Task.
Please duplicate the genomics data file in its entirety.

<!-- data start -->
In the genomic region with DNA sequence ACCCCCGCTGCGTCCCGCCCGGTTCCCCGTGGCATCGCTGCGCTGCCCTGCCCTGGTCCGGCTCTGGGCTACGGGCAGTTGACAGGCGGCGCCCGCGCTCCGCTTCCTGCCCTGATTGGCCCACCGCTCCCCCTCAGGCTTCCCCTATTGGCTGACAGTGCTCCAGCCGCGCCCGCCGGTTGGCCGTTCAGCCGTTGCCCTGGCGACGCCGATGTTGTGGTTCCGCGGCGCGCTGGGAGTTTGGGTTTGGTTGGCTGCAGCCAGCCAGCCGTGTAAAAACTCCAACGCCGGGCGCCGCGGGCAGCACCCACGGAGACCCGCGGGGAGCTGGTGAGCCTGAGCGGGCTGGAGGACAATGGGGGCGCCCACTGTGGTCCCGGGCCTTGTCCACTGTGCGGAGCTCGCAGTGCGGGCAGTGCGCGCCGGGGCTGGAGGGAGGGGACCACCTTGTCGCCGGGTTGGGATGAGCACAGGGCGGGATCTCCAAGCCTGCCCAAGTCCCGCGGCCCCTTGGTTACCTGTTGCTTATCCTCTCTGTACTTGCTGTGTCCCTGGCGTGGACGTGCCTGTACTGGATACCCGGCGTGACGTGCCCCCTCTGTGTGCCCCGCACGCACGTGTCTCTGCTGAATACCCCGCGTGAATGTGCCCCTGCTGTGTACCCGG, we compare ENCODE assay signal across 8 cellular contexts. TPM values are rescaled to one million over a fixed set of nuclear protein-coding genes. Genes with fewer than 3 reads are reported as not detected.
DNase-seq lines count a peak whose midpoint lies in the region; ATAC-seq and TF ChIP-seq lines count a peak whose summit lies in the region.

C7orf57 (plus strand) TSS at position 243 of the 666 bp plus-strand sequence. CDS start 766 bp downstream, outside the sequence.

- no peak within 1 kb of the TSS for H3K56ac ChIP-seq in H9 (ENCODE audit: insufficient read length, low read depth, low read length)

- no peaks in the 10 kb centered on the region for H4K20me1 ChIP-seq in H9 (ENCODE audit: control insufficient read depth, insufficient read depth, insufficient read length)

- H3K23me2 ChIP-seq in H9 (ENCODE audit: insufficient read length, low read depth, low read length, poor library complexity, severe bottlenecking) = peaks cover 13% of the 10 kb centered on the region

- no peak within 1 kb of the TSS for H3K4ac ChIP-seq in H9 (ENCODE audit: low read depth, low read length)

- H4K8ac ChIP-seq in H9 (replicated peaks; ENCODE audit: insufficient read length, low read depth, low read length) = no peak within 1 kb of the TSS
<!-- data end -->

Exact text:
In the genomic region with DNA sequence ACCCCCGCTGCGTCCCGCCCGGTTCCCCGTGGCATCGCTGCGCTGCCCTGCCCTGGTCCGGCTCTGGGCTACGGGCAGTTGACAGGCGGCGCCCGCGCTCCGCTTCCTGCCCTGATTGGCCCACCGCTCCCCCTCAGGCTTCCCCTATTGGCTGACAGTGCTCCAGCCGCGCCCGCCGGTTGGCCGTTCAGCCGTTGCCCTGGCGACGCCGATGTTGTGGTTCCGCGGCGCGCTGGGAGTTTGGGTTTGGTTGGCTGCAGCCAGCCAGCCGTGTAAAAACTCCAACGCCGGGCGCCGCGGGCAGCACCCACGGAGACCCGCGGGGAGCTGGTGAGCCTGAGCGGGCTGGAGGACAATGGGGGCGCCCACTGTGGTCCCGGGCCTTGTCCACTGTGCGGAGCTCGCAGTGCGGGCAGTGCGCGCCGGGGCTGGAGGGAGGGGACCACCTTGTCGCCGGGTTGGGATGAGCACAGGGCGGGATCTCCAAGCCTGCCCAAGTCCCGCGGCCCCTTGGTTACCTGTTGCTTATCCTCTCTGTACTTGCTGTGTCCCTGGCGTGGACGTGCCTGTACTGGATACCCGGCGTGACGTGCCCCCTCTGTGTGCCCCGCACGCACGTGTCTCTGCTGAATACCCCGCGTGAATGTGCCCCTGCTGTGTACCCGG, we compare ENCODE assay signal across 8 cellular contexts. TPM values are rescaled to one million over a fixed set of nuclear protein-coding genes. Genes with fewer than 3 reads are reported as not detected.
DNase-seq lines count a peak whose midpoint lies in the region; ATAC-seq and TF ChIP-seq lines count a peak whose summit lies in the region.

C7orf57 (plus strand) TSS at position 243 of the 666 bp plus-strand sequence. CDS start 766 bp downstream, outside the sequence.

- no peak within 1 kb of the TSS for H3K56ac ChIP-seq in H9 (ENCODE audit: insufficient read length, low read depth, low read length)

- no peaks in the 10 kb centered on the region for H4K20me1 ChIP-seq in H9 (ENCODE audit: control insufficient read depth, insufficient read depth, insufficient read length)

- H3K23me2 ChIP-seq in H9 (ENCODE audit: insufficient read length, low read depth, low read length, poor library complexity, severe bottlenecking) = peaks cover 13% of the 10 kb centered on the region

- no peak within 1 kb of the TSS for H3K4ac ChIP-seq in H9 (ENCODE audit: low read depth, low read length)

- H4K8ac ChIP-seq in H9 (replicated peaks; ENCODE audit: insufficient read length, low read depth, low read length) = no peak within 1 kb of the TSS